National trade associations, economic development and globalization
In the post communism regime, the responsibility of economic development has largely been shifted to private sector. The increasing role of private sector enterprises introduced the new concepts of corporate social responsibility (CSR), democratization in business and finance, corporate culture, fair trade, good governance and economic freedom and participation. The ‘wealth maximization concept’ under the ‘extreme capitalism’, limited liability, separate entity, agency cost, professionalism, and competitiveness were redefined. The implementation of the separate entity concept and the code of corporate governance have become more important in the post communism regime. Now, problems in trade and investment are closely linked with the problems of unemployment, income distribution, poverty, macroeconomic growth, regional and infrastructure development, socio-cultural changes, political structure, and the rate of crimes in a country. Business related issues couldn’t be studied in isolation; they are integrated with the sociopolitical dimensions of an economy. In the present inclination of globalization where the word ‘countries’ is being silently replaced by ‘economies’, the role of trade bodies has became more important. The policy advocacy, research and to work as a leading and supreme think tank should be the core activities of the national and multilateral chambers of commerce. The power and role of the chambers in global polices has been studied and contemplated by various analysts. The role of trade associations, chambers of commerce, large corporations and the business groups in the economic development has become an important area of research which lead the drastic development in the literature of business economics. Now, Business Economics has become an important branch of the applied economics. To provide a forum for research and debates on the contemporary issues in Business Economics, the National Association of Business Economists are serving in the developing and industrialized countries. These associations have close association with the National Chambers of Commerce. Various economists have been analyzing on the productivity, importance and the role of the local chambers and the trade specific associations. Aldrich, Fiol, and Staber from Cambridge University, Arendt from University of Chicago, Axelrod, from New York, Benhabib from Princeton University, Dowling from Oxford University, Fombrun from Harvard Business School, Fukuyama from John Hopkins University, Gutmann from Harvard University, Harré from Cambridge University, Lehne from New York University, Olson from Harvard University, North from Cambridge University, Olson from Harvard University, and Shapiro from Oxford University are famous research scholars in the filed of business economics who have been serving on the role of large business houses and the business representative associations in the economic and socio political development and changes in the global business and financial environment. The paper covers the importance and background of the study, nexus of the chambers with the states and multilateral institutions and effects on socioeconomic development and policy Recommendations.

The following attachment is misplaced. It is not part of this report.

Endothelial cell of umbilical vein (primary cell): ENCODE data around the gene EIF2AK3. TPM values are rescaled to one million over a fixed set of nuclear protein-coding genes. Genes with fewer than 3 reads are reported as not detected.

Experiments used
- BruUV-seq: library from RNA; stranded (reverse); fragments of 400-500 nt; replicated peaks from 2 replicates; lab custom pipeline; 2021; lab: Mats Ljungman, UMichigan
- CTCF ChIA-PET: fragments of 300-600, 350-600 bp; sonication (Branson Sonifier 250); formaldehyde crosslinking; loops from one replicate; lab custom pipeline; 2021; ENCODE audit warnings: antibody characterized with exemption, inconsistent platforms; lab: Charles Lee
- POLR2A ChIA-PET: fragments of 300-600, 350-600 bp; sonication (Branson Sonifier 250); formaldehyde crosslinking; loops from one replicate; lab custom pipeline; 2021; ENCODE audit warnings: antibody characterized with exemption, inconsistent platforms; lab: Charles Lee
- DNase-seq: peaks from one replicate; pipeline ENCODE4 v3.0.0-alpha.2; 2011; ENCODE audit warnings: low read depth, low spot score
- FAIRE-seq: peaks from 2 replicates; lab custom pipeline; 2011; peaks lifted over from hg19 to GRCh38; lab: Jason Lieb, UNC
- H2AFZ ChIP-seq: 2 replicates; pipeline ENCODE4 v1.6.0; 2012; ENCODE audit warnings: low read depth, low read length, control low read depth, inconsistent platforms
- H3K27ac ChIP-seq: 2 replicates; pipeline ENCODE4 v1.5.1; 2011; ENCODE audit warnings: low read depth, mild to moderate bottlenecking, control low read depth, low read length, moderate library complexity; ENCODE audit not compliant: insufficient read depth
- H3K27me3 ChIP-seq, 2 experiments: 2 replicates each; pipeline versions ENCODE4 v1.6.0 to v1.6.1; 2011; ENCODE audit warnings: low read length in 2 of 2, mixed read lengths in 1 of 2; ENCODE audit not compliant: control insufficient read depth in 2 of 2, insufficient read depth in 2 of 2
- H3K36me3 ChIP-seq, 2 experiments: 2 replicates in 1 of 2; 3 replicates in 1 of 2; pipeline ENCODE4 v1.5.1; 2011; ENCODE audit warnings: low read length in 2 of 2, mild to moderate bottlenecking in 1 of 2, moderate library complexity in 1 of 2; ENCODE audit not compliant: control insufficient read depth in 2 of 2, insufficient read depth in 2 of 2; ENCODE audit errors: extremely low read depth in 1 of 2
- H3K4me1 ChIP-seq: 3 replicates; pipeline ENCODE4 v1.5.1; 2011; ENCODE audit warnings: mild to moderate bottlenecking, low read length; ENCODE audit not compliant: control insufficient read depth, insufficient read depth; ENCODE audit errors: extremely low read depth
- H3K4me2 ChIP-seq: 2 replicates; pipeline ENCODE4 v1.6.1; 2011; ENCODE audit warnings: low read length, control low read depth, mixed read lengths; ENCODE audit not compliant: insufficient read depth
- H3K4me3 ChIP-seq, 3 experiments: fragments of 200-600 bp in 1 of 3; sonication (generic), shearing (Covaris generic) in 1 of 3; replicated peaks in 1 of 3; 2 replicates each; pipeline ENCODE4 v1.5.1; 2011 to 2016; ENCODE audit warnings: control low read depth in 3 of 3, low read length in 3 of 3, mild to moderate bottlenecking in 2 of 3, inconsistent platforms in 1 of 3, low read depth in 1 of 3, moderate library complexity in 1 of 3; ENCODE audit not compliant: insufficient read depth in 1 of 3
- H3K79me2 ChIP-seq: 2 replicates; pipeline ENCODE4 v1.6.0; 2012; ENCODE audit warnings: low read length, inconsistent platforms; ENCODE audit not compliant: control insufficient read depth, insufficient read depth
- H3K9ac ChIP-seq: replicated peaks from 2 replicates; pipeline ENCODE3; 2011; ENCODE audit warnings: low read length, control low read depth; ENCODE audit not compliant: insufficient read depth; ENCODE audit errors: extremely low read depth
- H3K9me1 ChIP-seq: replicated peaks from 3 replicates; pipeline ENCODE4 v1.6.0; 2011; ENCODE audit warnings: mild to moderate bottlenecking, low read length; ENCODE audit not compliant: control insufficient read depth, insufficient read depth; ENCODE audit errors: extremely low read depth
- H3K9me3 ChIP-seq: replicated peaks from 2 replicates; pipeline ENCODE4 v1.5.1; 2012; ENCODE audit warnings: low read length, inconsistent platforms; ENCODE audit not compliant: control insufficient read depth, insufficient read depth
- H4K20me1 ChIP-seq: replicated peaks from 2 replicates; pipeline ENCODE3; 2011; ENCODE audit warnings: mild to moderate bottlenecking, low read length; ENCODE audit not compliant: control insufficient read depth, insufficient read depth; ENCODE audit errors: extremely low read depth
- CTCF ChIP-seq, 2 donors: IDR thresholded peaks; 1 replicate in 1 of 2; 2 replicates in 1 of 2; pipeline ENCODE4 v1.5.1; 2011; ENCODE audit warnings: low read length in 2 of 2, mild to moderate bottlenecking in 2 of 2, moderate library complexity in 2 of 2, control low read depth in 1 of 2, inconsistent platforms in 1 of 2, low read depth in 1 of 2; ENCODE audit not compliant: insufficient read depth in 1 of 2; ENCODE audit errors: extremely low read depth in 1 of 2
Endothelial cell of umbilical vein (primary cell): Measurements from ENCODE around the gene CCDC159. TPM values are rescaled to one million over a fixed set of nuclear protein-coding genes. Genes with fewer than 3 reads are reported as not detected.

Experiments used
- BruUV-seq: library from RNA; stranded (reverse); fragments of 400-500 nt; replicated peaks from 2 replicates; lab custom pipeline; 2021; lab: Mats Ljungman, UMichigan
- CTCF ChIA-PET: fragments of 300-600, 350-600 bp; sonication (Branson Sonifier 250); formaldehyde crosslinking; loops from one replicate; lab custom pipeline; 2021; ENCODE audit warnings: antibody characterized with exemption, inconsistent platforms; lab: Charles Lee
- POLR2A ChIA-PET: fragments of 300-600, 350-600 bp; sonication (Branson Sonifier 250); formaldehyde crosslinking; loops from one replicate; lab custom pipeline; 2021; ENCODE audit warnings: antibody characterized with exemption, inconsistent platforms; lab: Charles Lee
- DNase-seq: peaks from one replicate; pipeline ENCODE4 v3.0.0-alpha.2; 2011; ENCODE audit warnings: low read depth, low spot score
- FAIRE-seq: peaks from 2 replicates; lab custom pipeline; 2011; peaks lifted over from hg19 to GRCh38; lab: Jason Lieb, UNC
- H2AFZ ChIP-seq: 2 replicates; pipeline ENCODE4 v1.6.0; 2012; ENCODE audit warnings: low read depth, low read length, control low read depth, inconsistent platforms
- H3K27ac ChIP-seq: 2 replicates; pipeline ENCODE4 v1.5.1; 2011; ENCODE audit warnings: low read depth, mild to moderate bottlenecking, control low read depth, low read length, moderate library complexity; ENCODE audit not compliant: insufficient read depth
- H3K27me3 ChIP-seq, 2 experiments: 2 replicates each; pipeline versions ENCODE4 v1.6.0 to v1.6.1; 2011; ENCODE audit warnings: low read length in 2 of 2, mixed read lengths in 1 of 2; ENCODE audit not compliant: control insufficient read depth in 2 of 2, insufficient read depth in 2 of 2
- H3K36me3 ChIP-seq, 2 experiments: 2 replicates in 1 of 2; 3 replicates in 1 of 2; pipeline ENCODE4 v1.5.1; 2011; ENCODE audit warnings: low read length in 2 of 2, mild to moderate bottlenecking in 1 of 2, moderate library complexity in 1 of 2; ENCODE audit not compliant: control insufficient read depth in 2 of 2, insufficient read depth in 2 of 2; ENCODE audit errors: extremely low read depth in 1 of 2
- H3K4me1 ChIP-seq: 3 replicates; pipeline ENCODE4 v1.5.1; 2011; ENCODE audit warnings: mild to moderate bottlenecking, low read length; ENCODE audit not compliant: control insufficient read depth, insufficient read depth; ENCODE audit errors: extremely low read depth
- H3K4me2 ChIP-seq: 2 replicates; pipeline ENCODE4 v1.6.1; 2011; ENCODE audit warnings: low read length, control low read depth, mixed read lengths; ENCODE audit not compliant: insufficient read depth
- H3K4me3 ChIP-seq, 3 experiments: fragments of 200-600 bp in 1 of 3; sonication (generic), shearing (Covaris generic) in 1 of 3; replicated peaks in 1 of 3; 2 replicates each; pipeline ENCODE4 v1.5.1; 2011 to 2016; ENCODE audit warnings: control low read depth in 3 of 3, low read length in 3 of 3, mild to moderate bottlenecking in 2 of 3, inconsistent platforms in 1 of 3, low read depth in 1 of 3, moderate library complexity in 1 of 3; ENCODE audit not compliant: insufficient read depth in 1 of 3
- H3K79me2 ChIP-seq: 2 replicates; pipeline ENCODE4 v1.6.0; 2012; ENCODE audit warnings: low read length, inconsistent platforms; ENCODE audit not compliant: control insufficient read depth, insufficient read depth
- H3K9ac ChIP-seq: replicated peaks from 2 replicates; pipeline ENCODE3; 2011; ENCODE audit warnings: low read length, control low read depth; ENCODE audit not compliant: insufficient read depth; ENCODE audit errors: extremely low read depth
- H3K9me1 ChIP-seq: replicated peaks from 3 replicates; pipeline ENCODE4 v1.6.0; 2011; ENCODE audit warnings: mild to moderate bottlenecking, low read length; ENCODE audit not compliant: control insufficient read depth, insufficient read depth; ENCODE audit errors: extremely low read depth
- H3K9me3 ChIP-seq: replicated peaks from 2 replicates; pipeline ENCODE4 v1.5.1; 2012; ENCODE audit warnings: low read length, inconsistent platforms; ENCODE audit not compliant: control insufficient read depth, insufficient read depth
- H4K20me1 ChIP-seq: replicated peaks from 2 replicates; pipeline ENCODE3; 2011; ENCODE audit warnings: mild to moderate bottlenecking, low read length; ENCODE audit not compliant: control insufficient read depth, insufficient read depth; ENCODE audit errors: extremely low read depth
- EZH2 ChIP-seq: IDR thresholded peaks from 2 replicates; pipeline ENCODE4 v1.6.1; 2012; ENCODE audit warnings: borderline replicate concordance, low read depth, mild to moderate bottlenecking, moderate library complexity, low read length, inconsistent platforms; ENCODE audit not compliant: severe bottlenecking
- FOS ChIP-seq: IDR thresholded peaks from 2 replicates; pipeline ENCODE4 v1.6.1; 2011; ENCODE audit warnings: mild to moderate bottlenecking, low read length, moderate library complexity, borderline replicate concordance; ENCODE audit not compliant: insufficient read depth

|Date of creation:||07 Jul 2008|
|Date of revision:||17 Sep 2008|
|Contact details of provider:|| Postal: Ludwigstraße 33, D-80539 Munich, Germany|
Web page: https://mpra.ub.uni-muenchen.de
More information through EDIRC
Please report citation or reference errors to , or , if you are the registered author of the cited work, log in to your RePEc Author Service profile, click on "citations" and make appropriate adjustments.:
- Newell, Stephen J. & Goldsmith, Ronald E., 2001. "The development of a scale to measure perceived corporate credibility," Journal of Business Research, Elsevier, vol. 52(3), pages 235-247, June.
- Fudenberg Drew & Levine David K., 1994.
"Efficiency and Observability with Long-Run and Short-Run Players,"
Journal of Economic Theory,
Elsevier, vol. 62(1), pages 103-135, February.
- Fudenberg, D. & Levine, D.K., 1991. "Efficiency and Obsevability with Long-Run and Short-Run Players," Working papers 591, Massachusetts Institute of Technology (MIT), Department of Economics.
- Levine, David & Fudenberg, Drew, 1994. "Efficiency and Observability with Long-Run and Short-Run Players," Scholarly Articles 3203774, Harvard University Department of Economics.
- Drew Fudenberg & David K Levine, 1999. "Efficiency and Observability with Long-Run and Short-Run Players," Levine's Working Paper Archive 81, David K. Levine.
- D. Fudenberg & D. K. Levine, 1994. "Efficiency and Observability with Long-Run and Short-Run Players," Levine's Working Paper Archive 627, David K. Levine.
- Badrinath, S G & Bolster, Paul J, 1996. "The Role of Market Forces in EPA Enforcement Activity," Journal of Regulatory Economics, Springer, vol. 10(2), pages 165-81, September.
- Karpoff, Jonathan M & Lott, John R, Jr & Wehrly, Eric W, 2005. "The Reputational Penalties for Environmental Violations: Empirical Evidence," Journal of Law and Economics, University of Chicago Press, vol. 48(2), pages 653-75, October.
- Tucker Andrew, 2008. "Trade Associations as Industry Reputation Agents: A Model of Reputational Trust," Business and Politics, De Gruyter, vol. 10(1), pages 1-28, May.
- Selnes, Fred & Gonhaug, Kjell, 2000. "Effects of Supplier Reliability and Benevolence in Business Marketing," Journal of Business Research, Elsevier, vol. 49(3), pages 259-271, September.
When requesting a correction, please mention this item's handle: RePEc:pra:mprapa:18590. See general information about how to correct material in RePEc.
For technical questions regarding this item, or to correct its authors, title, abstract, bibliographic or download information, contact: (Joachim Winter)
If references are entirely missing, you can add them using this form.